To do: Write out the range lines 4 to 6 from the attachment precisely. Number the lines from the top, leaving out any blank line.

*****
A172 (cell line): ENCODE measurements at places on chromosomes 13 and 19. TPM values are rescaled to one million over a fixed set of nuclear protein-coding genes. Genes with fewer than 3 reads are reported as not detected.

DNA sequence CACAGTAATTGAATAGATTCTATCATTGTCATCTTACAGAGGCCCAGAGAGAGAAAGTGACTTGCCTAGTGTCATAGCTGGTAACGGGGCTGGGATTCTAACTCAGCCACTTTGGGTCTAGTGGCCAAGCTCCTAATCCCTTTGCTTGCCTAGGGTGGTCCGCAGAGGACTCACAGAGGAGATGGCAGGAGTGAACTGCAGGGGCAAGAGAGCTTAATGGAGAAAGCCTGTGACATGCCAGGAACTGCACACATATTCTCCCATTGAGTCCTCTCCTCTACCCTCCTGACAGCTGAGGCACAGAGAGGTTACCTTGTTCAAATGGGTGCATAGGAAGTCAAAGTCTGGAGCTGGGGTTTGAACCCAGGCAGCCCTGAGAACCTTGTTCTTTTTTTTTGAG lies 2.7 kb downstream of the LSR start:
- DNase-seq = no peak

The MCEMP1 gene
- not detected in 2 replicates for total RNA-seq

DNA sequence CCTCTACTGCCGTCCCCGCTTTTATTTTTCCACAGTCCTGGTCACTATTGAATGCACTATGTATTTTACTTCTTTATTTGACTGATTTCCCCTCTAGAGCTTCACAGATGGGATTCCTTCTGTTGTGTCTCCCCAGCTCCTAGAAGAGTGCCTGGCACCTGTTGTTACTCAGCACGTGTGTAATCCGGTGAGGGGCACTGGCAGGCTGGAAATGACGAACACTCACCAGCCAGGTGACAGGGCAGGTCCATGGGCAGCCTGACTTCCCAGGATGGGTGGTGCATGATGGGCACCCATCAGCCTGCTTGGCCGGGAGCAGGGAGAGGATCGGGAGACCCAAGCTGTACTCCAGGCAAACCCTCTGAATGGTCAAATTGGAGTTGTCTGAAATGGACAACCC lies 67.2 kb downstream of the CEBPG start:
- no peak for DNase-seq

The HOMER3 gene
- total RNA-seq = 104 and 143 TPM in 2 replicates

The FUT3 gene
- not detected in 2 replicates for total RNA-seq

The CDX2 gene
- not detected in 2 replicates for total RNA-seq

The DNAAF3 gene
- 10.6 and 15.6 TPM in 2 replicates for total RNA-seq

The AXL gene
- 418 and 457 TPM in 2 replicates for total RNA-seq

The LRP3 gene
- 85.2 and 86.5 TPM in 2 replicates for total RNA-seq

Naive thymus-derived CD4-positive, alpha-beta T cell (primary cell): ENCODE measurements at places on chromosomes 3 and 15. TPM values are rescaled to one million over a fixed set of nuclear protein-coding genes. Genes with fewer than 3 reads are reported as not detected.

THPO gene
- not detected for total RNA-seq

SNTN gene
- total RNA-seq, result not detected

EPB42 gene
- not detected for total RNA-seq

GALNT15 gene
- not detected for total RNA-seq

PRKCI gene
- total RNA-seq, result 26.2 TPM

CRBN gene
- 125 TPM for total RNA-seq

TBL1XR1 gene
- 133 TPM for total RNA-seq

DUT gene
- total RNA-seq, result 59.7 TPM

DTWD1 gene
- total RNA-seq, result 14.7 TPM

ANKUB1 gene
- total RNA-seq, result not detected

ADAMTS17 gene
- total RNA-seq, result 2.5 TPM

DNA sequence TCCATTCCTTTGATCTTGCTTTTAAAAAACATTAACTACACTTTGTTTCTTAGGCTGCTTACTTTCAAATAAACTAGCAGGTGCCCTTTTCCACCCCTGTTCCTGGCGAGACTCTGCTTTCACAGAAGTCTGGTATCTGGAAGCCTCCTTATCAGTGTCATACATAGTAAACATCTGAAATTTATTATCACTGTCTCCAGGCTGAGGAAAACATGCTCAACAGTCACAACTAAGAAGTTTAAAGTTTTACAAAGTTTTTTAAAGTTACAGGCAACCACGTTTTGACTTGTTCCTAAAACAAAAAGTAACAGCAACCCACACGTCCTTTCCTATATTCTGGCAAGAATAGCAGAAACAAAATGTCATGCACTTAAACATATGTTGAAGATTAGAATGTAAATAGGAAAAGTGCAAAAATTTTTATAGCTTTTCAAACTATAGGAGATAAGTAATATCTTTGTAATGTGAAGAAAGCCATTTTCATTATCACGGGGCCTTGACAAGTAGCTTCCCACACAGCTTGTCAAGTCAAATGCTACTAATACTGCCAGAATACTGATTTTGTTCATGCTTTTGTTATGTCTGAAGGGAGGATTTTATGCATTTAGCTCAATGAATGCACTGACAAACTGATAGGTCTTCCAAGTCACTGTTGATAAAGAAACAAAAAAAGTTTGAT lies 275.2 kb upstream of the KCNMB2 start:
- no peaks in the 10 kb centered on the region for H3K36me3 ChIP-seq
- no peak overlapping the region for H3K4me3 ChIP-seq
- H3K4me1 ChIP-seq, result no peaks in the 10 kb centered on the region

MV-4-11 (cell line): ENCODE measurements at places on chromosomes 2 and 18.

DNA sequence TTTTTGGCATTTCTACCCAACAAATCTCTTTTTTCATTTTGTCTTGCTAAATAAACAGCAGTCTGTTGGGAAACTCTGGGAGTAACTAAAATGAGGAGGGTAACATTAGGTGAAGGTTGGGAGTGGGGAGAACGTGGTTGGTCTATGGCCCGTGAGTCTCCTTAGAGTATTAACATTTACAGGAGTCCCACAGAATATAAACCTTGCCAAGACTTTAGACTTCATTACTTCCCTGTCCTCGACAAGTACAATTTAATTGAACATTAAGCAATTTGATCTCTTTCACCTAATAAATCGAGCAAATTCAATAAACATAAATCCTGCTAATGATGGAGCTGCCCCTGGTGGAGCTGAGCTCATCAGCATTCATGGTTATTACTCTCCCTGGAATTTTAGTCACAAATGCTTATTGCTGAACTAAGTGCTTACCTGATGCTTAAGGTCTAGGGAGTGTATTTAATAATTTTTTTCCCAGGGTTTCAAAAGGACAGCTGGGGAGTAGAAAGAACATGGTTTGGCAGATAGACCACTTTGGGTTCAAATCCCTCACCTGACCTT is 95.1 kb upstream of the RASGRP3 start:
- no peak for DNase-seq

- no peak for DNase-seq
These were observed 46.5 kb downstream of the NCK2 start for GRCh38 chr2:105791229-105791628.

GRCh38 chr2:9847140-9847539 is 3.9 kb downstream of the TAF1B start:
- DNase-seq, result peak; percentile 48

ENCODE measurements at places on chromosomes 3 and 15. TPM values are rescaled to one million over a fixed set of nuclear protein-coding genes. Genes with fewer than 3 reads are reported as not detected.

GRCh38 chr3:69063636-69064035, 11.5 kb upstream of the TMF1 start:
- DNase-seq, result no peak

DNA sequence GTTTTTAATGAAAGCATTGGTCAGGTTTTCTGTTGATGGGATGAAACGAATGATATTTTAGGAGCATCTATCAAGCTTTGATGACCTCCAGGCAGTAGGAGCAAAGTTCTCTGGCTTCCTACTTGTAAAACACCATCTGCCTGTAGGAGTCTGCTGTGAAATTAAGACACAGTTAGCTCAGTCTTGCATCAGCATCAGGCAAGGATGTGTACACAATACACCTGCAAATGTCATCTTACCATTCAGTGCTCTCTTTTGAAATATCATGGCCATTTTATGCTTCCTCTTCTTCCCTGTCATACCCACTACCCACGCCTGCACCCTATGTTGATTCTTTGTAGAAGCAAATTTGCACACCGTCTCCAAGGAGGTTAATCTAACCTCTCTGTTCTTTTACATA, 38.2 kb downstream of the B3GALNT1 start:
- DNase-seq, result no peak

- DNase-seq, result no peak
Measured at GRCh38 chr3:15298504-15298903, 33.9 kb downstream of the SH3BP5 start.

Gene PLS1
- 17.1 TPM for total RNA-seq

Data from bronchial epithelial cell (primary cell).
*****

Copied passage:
The MCEMP1 gene
- not detected in 2 replicates for total RNA-seq

DNA sequence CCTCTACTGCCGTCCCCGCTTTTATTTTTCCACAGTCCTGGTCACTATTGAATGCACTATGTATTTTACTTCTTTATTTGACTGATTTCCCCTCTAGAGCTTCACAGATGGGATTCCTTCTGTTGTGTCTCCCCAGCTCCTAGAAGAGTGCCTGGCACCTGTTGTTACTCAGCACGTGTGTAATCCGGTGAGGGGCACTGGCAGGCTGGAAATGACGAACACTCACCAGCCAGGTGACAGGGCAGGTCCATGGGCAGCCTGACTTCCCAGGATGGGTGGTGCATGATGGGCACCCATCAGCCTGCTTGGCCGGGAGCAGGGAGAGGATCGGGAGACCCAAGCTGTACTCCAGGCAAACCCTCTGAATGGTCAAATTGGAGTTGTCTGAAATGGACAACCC lies 67.2 kb downstream of the CEBPG start: